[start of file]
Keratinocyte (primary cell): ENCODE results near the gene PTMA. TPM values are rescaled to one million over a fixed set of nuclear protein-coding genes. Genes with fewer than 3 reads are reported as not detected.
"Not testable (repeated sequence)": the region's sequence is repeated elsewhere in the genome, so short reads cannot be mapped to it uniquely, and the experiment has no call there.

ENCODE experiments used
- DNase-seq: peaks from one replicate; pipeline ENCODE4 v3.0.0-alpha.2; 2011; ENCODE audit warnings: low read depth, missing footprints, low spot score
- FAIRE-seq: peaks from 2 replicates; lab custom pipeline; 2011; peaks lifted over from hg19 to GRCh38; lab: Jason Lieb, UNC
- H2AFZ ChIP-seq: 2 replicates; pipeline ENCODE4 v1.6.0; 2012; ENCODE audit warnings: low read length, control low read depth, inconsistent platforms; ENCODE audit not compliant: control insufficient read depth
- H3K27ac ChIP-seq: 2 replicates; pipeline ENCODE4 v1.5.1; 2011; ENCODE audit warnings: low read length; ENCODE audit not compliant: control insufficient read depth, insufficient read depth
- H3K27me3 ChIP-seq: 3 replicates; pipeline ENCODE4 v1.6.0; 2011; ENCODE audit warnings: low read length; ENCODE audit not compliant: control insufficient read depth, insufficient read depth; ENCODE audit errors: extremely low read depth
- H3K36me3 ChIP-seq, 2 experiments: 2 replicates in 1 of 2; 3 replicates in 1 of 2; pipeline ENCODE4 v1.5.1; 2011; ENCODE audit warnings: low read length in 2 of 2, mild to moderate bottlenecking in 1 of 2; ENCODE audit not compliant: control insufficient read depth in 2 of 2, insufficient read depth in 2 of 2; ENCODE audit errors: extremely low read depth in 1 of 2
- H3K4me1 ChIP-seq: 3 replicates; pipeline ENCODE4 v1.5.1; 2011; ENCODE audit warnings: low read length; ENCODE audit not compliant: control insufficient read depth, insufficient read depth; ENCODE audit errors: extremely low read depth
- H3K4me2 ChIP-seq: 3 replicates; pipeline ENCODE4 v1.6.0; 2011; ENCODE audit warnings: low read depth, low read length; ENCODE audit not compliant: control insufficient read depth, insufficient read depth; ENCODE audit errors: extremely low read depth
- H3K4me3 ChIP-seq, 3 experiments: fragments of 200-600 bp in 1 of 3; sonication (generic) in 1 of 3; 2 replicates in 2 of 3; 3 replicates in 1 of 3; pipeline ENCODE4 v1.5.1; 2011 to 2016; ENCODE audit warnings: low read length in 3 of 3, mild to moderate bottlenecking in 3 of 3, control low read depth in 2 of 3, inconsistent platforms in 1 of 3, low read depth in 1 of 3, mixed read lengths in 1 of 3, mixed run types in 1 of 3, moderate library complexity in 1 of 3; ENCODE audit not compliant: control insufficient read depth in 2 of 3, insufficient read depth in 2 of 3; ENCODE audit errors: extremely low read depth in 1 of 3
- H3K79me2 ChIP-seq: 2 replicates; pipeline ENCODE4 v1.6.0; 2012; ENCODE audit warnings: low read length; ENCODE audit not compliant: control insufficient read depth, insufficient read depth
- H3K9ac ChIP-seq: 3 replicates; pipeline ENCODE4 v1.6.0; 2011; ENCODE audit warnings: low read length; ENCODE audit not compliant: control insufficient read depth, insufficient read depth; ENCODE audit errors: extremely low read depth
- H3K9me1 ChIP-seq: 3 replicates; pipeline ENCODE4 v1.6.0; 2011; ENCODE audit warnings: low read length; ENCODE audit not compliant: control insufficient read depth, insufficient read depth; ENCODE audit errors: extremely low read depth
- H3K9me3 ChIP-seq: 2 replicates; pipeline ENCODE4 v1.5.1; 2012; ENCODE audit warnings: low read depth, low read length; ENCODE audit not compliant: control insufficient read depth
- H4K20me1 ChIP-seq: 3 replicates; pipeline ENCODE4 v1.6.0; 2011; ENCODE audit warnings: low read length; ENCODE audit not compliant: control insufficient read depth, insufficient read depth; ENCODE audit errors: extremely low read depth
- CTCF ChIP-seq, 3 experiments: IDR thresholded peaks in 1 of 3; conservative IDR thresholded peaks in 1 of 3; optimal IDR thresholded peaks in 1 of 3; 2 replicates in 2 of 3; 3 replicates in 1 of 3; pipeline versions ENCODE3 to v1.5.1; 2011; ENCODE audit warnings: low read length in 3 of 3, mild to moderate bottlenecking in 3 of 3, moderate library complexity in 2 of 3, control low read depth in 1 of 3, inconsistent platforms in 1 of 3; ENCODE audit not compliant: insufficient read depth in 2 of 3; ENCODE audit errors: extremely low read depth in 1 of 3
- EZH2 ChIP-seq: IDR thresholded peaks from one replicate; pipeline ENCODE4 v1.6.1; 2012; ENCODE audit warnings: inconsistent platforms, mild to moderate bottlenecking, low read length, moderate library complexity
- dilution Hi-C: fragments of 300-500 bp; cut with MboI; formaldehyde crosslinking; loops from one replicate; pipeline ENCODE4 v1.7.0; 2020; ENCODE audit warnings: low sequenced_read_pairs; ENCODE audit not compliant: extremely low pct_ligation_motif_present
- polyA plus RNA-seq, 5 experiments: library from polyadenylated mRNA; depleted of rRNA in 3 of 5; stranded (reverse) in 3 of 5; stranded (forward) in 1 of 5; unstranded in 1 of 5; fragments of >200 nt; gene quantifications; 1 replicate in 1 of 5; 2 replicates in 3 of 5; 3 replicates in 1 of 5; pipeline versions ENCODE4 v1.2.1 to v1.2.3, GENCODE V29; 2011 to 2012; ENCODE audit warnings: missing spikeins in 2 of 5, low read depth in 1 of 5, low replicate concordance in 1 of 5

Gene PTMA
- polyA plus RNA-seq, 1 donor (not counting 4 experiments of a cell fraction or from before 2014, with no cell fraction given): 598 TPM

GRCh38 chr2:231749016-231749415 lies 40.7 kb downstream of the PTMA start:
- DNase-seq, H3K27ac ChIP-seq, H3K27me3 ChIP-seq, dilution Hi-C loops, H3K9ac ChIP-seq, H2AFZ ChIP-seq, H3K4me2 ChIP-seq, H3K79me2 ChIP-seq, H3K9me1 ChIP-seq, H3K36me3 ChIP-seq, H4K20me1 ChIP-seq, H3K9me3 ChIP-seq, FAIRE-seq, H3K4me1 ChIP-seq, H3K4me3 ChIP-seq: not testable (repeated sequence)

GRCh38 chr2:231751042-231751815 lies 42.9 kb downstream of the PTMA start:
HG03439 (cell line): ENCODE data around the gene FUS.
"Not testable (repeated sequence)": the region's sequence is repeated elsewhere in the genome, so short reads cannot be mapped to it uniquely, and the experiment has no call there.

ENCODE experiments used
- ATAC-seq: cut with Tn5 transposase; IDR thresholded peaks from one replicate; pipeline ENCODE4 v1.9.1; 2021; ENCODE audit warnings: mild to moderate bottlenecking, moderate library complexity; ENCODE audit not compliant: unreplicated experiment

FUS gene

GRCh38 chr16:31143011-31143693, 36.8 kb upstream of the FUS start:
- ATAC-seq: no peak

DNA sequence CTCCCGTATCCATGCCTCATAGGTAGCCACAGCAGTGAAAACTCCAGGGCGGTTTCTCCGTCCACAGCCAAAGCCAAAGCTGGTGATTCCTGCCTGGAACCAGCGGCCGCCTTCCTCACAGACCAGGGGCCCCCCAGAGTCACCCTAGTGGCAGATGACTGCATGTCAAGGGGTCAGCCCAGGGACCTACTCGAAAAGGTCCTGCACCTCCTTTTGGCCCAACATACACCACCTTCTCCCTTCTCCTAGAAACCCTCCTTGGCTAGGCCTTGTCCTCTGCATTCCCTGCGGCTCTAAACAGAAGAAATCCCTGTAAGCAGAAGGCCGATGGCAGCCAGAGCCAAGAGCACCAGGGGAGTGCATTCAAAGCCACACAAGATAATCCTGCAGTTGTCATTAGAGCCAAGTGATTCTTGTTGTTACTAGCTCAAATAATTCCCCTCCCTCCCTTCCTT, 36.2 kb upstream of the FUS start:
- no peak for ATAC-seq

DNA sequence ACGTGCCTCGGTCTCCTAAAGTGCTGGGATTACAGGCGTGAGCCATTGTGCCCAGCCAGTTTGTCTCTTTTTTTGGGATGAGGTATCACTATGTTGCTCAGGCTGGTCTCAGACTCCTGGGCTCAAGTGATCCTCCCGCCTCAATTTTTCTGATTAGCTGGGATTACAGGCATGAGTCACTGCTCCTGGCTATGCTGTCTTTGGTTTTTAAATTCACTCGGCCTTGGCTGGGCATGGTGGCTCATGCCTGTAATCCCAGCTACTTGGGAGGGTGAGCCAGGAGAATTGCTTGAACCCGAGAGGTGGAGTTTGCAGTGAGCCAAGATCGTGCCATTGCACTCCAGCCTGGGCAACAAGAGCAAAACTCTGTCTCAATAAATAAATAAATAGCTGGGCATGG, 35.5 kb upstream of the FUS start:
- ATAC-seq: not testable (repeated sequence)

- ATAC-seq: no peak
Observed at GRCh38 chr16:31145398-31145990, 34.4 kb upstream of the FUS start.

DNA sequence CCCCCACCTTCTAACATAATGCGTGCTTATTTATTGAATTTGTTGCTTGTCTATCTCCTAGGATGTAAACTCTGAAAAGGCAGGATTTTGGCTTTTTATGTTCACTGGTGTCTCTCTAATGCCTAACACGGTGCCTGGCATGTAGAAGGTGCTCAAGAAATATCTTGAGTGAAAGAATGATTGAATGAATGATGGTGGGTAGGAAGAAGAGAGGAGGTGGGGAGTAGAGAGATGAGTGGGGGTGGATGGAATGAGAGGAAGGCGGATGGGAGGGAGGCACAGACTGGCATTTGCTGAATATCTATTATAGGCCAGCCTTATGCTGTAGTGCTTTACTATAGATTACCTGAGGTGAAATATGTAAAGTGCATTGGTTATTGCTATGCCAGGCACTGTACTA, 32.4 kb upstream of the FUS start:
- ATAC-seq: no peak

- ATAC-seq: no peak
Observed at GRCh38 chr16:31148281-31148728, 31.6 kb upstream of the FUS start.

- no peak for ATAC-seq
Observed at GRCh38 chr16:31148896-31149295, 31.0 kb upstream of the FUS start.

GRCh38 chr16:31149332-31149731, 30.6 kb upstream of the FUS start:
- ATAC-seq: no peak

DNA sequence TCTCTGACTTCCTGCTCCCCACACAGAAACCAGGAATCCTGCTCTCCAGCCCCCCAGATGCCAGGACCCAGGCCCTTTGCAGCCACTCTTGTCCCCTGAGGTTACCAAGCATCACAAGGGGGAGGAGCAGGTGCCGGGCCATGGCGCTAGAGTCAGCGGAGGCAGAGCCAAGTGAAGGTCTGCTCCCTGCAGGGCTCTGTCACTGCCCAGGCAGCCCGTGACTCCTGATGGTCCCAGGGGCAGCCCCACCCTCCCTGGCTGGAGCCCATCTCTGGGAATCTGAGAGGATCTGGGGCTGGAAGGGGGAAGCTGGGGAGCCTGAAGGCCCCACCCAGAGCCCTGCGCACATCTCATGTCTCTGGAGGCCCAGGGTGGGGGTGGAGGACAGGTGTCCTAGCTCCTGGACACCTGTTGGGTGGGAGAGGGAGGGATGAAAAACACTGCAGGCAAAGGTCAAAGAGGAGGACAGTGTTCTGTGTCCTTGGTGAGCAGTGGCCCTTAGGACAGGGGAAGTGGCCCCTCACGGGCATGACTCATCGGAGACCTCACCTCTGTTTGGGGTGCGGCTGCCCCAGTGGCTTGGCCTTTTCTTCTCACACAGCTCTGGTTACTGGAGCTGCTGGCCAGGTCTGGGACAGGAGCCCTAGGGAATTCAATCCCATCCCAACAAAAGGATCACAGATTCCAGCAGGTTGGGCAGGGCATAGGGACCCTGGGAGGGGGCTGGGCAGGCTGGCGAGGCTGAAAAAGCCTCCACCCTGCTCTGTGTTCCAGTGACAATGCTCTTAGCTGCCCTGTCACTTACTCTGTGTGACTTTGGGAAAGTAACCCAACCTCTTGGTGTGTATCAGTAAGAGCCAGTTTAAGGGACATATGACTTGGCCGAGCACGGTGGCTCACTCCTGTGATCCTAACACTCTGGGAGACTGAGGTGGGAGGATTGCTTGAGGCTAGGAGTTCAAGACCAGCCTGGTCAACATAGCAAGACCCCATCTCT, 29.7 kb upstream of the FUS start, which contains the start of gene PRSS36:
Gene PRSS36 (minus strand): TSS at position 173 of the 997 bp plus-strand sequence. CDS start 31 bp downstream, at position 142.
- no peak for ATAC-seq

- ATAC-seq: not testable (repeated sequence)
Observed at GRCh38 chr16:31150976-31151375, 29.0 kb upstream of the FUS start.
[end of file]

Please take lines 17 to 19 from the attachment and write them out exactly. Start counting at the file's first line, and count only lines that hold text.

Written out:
- H4K20me1 ChIP-seq: 3 replicates; pipeline ENCODE4 v1.6.0; 2011; ENCODE audit warnings: low read length; ENCODE audit not compliant: control insufficient read depth, insufficient read depth; ENCODE audit errors: extremely low read depth
- CTCF ChIP-seq, 3 experiments: IDR thresholded peaks in 1 of 3; conservative IDR thresholded peaks in 1 of 3; optimal IDR thresholded peaks in 1 of 3; 2 replicates in 2 of 3; 3 replicates in 1 of 3; pipeline versions ENCODE3 to v1.5.1; 2011; ENCODE audit warnings: low read length in 3 of 3, mild to moderate bottlenecking in 3 of 3, moderate library complexity in 2 of 3, control low read depth in 1 of 3, inconsistent platforms in 1 of 3; ENCODE audit not compliant: insufficient read depth in 2 of 3; ENCODE audit errors: extremely low read depth in 1 of 3
- EZH2 ChIP-seq: IDR thresholded peaks from one replicate; pipeline ENCODE4 v1.6.1; 2012; ENCODE audit warnings: inconsistent platforms, mild to moderate bottlenecking, low read length, moderate library complexity